Feature Story Tuesday, January 21, 2014
Reduce, Reuse, Reject
Opposition to proposed hazardous waste plant surges with powerhouse coalition
Mark Angelo speaks to a full house of some of the most influential activists and river stewards in the province last Saturday in Chilliwack. Below, Ernie Crey, from the Sto:lo Tribal Council and others listen to Rod Clapton speak about how the facility "transcends Chilliwack boundaries."
group of about 50-60 people showed up at Evergreen Hall last Saturday to discuss a proposal to build the most toxic hazardous waste facility in the province just 200 meters from the Fraser River.
The meeting was hosted by former Chilliwack-Hope MLA Gwen O’Mahony and Glen Thompson from Friends of the Chilliwack River Valley, who brought in the cream of the activist crop from around the Lower Mainland, including BC Rivers Day founder Mark Angelo and Rod Clapton from the B.C. Federation of Drift Fishers.
This forum was all about preaching to the choir, but the real genius behind it is that now all the disciples are singing from the same song sheet and armed with the most current information.
The activists agreed there is a need for a facility to handle and recycle hazardous waste. But, due to leeching and seepage concerns, inherent flooding and other risk factors, opponents don’t want it at that location, despite the City’s reassurances the operation, if under threat from flooding, would be moved to higher ground at the drop of a hat.
It appears City Hall’s tail is wagging the dog when they willfully admit there is a flood risk, but blindly forge ahead oblivious to the danger.
One of the most important questions came from Wendy Bales, FVRD Area C Director, who asked what would happen in the event of an inevitable earthquake?
Thompson explained that in an earthquake situation, the site would be prone to liquefaction which makes soils lose consistency causing it to act like water.
The main concern here is if the dikes are breeched, then how would crews dismantle the operation and move it to higher ground when it’s sitting under 6 feet of water?
Some say the company’s real motive behind the riverside site is use it to haul waste in on barges, which adds an entire new dimension to discussions around the project that hasn't been touched on yet.
But before dispelling barges, it’s important to note that in the event of an earthquake, materials would stand half a chance of being recovered if they're stored on barges rather than on land and they can be retrieved by marine vessels if detached from moorings.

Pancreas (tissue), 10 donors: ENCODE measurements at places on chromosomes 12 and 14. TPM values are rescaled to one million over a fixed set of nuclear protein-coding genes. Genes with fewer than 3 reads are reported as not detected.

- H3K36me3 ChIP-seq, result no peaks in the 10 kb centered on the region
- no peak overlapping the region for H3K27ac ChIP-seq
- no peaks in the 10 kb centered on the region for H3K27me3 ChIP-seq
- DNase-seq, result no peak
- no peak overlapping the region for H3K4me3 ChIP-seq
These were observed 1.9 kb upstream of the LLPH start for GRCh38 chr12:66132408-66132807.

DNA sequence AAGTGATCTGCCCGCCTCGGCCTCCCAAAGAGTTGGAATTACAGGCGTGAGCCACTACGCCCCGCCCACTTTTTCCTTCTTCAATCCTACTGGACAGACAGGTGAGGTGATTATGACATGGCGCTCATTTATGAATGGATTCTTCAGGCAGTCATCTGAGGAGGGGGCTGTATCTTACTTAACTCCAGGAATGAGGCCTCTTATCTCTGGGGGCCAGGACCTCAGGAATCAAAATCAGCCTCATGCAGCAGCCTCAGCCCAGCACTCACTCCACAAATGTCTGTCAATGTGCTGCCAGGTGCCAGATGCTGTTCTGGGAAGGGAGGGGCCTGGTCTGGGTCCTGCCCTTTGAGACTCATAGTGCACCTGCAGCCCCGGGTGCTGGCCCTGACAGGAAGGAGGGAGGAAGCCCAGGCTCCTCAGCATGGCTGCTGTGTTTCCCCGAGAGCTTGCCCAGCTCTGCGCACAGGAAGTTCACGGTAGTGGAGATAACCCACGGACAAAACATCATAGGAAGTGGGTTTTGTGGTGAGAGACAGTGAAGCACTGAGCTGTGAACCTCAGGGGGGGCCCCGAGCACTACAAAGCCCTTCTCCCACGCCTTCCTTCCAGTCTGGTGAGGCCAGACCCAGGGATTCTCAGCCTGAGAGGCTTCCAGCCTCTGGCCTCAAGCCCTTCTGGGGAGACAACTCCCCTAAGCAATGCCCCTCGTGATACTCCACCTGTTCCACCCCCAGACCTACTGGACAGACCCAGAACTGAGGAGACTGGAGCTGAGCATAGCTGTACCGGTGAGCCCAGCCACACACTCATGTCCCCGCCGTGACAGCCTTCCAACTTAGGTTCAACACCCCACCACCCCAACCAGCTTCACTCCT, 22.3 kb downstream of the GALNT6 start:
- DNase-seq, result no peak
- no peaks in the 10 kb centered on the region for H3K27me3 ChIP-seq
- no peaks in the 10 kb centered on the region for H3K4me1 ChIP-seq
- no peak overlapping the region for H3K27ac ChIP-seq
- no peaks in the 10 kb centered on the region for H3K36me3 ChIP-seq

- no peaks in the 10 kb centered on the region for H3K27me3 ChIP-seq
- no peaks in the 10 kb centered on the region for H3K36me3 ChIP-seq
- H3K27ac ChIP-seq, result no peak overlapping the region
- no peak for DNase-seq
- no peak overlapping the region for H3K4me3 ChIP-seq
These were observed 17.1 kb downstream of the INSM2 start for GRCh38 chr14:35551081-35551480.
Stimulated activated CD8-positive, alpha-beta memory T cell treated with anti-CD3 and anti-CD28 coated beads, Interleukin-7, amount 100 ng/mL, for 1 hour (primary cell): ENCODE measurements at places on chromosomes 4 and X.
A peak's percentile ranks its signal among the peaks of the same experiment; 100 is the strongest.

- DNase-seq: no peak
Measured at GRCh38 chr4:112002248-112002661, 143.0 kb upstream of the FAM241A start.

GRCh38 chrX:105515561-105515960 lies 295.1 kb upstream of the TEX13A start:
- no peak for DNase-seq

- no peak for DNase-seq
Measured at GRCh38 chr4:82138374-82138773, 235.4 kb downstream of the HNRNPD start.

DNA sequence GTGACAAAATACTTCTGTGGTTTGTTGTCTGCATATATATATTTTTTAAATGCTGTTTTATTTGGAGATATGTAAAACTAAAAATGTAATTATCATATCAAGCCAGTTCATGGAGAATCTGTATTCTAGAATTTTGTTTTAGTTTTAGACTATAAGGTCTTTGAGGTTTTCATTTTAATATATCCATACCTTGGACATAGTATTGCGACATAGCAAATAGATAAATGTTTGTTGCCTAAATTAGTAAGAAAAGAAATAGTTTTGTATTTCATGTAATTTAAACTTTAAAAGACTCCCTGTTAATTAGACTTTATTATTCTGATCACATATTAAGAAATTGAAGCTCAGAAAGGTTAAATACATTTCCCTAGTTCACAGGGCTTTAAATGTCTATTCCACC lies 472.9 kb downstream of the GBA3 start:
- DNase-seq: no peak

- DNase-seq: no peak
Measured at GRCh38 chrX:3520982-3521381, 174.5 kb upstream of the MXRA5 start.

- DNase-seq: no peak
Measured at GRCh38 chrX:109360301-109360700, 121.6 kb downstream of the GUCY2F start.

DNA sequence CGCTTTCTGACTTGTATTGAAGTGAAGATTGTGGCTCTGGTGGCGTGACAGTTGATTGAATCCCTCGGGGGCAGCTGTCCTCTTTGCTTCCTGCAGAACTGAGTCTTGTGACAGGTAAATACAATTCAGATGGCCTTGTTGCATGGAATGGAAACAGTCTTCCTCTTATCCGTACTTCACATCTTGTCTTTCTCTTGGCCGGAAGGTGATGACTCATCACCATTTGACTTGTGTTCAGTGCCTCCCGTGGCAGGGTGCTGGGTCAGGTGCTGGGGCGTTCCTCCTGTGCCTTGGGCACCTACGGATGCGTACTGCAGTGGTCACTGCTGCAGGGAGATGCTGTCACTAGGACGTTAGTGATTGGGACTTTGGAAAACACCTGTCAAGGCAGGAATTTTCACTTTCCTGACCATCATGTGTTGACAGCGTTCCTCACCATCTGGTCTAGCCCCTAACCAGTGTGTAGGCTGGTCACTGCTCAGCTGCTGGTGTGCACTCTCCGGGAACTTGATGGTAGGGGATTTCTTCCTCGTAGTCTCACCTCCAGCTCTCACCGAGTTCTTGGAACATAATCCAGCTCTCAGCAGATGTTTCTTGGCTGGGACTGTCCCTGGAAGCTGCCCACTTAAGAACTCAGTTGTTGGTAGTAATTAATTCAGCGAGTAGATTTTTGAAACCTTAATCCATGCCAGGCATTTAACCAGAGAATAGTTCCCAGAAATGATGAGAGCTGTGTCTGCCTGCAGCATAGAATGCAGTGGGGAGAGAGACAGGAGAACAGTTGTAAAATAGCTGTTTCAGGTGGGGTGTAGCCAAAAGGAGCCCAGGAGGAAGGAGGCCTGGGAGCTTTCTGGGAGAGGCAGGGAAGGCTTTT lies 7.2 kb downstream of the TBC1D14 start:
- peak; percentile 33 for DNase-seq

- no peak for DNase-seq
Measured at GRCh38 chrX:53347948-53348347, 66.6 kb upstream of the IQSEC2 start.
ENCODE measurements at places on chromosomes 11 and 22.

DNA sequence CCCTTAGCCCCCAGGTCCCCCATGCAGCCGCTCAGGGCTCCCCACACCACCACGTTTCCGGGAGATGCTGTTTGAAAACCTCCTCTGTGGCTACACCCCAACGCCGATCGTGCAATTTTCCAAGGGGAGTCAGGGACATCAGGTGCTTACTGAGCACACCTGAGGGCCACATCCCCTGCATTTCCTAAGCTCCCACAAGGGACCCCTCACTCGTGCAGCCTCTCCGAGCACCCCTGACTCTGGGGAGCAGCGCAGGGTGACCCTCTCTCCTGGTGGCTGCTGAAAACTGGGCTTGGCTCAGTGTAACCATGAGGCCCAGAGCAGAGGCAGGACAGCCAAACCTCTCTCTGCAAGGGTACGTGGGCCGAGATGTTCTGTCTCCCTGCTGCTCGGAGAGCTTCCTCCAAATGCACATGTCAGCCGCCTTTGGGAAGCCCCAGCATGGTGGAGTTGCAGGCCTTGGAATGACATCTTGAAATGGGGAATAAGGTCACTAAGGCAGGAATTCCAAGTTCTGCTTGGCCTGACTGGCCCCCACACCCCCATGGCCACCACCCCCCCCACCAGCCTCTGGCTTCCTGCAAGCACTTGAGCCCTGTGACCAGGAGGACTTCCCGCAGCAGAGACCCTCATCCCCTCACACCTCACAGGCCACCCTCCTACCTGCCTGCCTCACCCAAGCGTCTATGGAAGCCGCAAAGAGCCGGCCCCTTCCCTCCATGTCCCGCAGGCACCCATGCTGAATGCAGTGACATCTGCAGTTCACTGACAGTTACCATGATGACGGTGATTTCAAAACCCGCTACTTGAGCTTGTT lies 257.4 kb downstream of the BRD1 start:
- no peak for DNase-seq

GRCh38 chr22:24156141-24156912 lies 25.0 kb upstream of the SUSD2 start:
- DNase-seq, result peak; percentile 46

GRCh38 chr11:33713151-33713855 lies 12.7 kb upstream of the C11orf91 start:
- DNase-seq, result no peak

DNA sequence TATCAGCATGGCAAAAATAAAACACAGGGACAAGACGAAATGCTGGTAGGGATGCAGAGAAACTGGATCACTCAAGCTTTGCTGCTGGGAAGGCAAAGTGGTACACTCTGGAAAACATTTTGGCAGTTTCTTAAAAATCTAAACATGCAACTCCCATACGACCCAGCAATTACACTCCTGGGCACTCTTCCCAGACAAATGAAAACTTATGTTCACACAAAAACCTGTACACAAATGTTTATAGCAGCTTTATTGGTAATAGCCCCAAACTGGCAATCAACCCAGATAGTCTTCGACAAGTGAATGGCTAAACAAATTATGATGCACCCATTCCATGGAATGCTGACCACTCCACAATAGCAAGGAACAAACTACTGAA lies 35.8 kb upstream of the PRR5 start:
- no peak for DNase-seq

Grand Chief Clarence Pennier of the Sto:lo Tribal Council and Larry Commodore from Soowahlie chat during the forum. Below, Rod Clapton from the B.C. Federation of Drift Fishers.
Handling the waste by barge may in fact be the safer transportation alternative by taking toxin-loaded semis off the road lessening the chances of calamitous accidents involving PCBs, mercury and other infectious waste spillage in the community.
Case in point: Clapton talked about an overturned semi in the Vedder Canal a few years ago.
There was grumbling about a lack of public consultation. It’s true. There was no dog and pony show on this one. Many feel Chilliwack City Council rushed the rezoning application through with Olympic speed just to allow them to rubber-stamp it at a later date.
According to Thompson, City staff recommended that there be no public consultation at all.
City Hall operates on the motto of “the highest and best use of the land”, but opponents argue this proposal is far from being the best use of the land.
According to some, Mayor Sharon Gaetz has been terse and ambiguous in her responses which only serves to bolster the dichotomy between the two warring factions. Apparently, she tossed a red herring across the City’s tracks by using Cheam Landfill as an example of another dump alongside the river.
Do two wrongs make a right?
Thompson admonished the City for what he says was the grand deception regarding their choice for an M6 special industrial zoning. M6’s are also where marijuana grow operations could be located.
“The mayor is putting out untruths, saying the City is opting for that, like they're partners, like she chose this. She had to do it. In fact, the City cannot decide to put someone through a zoning process. That would be illegal as well. If it was allowed under an M-4, they couldn't do that,” he said. “The City has no say in that. You can't tell someone that has the legal right to build a house that is zoned for that, that they can't build a house, and that you're going to put the bar higher. That's not legal. This is there because it's the only way to make it legal. It's not there to make environmentally correct decisions or raise the bar.”